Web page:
The Philadelphia Barrio: The Arts, Branding, and Neighborhood Transformation

University of Chicago Press, 15 .. 2011 - 197 ˹
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How does a so-called bad neighborhood go about changing its reputation? Is it simply a matter of improving material conditions or picking the savviest marketing strategy? What kind of role can or should the arts play in that process? Does gentrification always entail a betrayal of a neighborhoods roots? Tackling these questions and offering a fresh take on the dynamics of urban revitalization, The Philadelphia Barrio examines one neighborhoods fight to erase the stigma of devastation.

Frederick F. Wherry shows how, in the predominantly Latino neighborhood of Centro de Oro, entrepreneurs and community leaders forged connections between local businesses and cultural institutions to rebrand a place once nicknamed the Badlands. Artists and performers negotiated with government organizations and national foundations, Wherry reveals, and took to local galleries, stages, storefronts, and street parades in a concerted, canny effort to reanimate the spirit of their neighborhood.

Complicating our notions of neighborhood change by exploring the ways the process is driven by local residents, The Philadelphia Barrio presents a nuanced look at how city dwellers can make commercial interests serve the local culture, rather than exploit it.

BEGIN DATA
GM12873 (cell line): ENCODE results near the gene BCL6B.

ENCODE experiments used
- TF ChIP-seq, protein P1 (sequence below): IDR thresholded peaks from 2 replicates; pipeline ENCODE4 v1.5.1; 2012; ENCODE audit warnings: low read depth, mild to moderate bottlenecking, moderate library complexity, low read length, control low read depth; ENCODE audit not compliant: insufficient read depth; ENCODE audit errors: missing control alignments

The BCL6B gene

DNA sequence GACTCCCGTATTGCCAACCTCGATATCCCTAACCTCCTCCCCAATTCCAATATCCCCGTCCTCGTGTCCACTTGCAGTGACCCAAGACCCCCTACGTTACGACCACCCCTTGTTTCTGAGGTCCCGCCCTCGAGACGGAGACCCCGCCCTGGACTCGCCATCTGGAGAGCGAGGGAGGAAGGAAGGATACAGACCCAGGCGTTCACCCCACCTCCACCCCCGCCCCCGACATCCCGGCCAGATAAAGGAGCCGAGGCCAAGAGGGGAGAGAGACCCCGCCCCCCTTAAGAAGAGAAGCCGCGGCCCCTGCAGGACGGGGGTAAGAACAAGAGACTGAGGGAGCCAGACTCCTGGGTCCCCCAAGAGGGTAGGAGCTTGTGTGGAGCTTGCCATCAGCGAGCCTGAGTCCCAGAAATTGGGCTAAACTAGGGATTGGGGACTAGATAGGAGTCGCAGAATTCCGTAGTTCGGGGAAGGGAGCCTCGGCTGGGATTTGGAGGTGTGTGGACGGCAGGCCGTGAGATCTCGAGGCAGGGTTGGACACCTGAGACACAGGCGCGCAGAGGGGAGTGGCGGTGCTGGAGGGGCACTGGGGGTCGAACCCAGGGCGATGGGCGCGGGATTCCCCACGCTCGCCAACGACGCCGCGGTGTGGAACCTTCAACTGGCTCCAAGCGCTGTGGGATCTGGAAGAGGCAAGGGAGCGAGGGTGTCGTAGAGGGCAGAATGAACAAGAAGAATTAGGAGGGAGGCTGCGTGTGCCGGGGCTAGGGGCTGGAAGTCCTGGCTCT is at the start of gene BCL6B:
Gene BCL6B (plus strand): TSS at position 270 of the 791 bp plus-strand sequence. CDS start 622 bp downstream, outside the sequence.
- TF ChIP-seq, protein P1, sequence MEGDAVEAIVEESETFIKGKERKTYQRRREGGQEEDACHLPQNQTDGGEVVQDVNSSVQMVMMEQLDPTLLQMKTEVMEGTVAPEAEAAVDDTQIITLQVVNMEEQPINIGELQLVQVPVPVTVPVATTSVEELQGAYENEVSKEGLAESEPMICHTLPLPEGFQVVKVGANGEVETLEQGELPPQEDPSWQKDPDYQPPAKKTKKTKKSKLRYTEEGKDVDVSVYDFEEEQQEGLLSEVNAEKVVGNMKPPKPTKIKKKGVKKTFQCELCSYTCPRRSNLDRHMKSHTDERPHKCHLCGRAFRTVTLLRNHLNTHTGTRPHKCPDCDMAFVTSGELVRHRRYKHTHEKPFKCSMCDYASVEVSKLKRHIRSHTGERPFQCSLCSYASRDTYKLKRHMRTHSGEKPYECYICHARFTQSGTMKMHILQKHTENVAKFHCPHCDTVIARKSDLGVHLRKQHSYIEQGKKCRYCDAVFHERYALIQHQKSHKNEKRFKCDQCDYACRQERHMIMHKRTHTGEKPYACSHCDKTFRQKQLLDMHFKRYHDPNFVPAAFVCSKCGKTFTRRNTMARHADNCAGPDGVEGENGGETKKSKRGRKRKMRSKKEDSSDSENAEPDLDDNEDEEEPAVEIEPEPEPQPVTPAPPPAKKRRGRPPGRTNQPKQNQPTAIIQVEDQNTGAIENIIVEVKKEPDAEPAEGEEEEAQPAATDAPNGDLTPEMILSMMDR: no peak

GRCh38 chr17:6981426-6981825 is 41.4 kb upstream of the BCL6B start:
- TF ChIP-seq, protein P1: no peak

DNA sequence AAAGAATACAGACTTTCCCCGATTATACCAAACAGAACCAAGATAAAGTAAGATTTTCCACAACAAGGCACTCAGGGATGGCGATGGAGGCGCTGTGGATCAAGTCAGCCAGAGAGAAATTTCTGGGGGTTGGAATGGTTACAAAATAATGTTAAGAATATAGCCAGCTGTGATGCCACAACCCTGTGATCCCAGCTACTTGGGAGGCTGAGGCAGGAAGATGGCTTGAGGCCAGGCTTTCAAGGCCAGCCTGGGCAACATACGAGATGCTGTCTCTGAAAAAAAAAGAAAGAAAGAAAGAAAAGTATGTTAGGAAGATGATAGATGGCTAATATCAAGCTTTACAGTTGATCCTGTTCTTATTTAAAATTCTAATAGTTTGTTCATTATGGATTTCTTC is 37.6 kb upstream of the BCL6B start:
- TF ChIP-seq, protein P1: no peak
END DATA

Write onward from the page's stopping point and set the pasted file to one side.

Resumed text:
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Culture at Work The Arts Branding and Neighborhood Transformation
Latin Soul Latin Flavor Performing the Authenticity of Place
The Art World of the Barrio Sources of Attraction and Motivation
Ringing the Registers Entrepreneurial Dreams
Stigma Status and Staging The History of a Reputation
Character on Parade Cultural Constraints on Neighborhood Branding
Redemption and Revitalization in the Barrio A Tentative Conclusion
Telling it Like it Was Methods and Data
Works Cited

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Frederick F. Wherry is associate professor of sociology at the University of Michigan and the author of Global Markets and Local Crafts: Thailand and Costa Rica Compared.